March 18, the Ninth Day of Lent

March 18, 2011 § Leave a comment

By faith he stayed for a time in the land he had been promised, as in a foreign land, living in tents, as did Isaac and Jacob, who were heirs with him of the same promise.

-Hebrews 11.9-

In this verse, we stay on the topic of Abraham and how he lived by faith. The previous verse mentions Abraham packing up and leaving his homeland, traveling to a place that God would show him later. This verse speaks of his nomadic lifestyle. Genesis mentions several times that Abraham and those with him traveled with tents and did not set up permanent residences. For examples of this, look at Genesis 12.8; 13.3, 18; and 18.1.

Much of Abraham’s wealth was based in livestock, which could help explain why it seems like Abraham and the people with him were always on the move. If you have livestock, you must have land to graze. If the land becomes unsuitable, then you have to move the flocks somewhere else. We see an example of this in Genesis 13.5-12: Abraham and his nephew Lot had been traveling together for some time, but they had so much livestock between them  that it became impossible for them to continue on together; the land simply could not provide for both of them. This may help explain why Abraham never seemed to settle down.

There may be another reason as well. There were city-states around the area where Abraham traveled; if he had desired, he could have befriended local rulers and become integrated with people already living there. Certainly, kings would have liked to have Abraham and his riches on their side. However, Abraham lives as though he is a foreigner; his descendants, Isaac and Jacob, do as well.

Here we see the continued faith-full living of Abraham. Living for an extended period of time in a land that is not one’s own requires just as much faith as leaving one’s own country to begin with. Abraham, Isaac, and Jacob must have been thinking of the promise of God in Genesis 12.1-3: “When does this become our land? When will we become a great nation?”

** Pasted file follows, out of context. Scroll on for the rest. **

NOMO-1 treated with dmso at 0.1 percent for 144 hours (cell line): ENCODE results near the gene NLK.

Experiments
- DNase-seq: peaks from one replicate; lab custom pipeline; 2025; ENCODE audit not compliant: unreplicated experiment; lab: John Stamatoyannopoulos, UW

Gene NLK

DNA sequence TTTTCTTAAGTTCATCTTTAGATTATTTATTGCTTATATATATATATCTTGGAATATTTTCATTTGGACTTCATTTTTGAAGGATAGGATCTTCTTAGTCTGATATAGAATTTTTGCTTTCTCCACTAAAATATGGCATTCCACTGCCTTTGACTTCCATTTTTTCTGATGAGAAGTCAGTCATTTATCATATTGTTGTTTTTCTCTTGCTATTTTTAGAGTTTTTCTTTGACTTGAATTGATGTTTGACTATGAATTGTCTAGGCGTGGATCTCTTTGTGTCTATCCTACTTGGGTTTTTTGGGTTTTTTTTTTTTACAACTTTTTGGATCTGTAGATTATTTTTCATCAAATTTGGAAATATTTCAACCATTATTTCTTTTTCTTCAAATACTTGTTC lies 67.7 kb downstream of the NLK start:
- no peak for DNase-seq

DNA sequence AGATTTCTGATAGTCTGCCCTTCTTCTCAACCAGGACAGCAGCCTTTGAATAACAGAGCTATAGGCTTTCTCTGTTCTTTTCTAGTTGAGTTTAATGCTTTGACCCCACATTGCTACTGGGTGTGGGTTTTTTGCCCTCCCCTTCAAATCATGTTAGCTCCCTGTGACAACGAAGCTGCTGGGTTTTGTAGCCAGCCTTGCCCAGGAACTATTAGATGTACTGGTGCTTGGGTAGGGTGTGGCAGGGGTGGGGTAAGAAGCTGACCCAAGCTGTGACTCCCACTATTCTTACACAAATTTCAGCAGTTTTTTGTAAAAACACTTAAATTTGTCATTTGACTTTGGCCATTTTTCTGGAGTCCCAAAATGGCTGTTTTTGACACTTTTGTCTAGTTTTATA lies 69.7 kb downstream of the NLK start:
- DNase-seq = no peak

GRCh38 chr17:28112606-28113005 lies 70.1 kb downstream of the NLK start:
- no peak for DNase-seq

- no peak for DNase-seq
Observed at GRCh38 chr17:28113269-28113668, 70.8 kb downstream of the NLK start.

More will be said about this tomorrow as we look at v. 10, but we know from this verse that Abraham and his descendants waited for God to uphold his promise. Perhaps some of us can relate to this experience; at God’s leading, we have entered a situation in which we are uncomfortable, perhaps even unwelcome. Now that we are here, we feel “stuck” as we wait for God to reveal his will and continue working. We can take encouragement from the example of Abraham given here; though we may be foreigners, we can live by faith in the land to which God has called us.

As we journey through Lent together, may we realize our dependance upon God for the completion of his plan.

“Dear Lord, thanks for the encouragement of your word. I ask that you would help me live in faith even though I feel like a foreigner where I am. Thanks for guiding me this far and sustaining me. Help me remember Abraham’s example as I grow in patience and wait for your timing. Amen.”

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